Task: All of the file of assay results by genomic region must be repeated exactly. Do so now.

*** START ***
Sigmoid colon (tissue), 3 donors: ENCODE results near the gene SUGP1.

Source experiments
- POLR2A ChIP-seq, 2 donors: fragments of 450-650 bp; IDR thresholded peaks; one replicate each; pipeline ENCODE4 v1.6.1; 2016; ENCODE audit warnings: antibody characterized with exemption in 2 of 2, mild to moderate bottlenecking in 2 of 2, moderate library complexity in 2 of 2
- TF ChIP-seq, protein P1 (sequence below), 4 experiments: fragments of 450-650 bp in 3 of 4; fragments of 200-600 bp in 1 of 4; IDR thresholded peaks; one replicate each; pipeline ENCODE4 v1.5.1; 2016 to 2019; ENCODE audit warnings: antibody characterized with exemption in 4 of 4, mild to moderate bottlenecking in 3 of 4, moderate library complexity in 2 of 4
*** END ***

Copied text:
Sigmoid colon (tissue), 3 donors: ENCODE results near the gene SUGP1.

Source experiments
- POLR2A ChIP-seq, 2 donors: fragments of 450-650 bp; IDR thresholded peaks; one replicate each; pipeline ENCODE4 v1.6.1; 2016; ENCODE audit warnings: antibody characterized with exemption in 2 of 2, mild to moderate bottlenecking in 2 of 2, moderate library complexity in 2 of 2
- TF ChIP-seq, protein P1 (sequence below), 4 experiments: fragments of 450-650 bp in 3 of 4; fragments of 200-600 bp in 1 of 4; IDR thresholded peaks; one replicate each; pipeline ENCODE4 v1.5.1; 2016 to 2019; ENCODE audit warnings: antibody characterized with exemption in 4 of 4, mild to moderate bottlenecking in 3 of 4, moderate library complexity in 2 of 4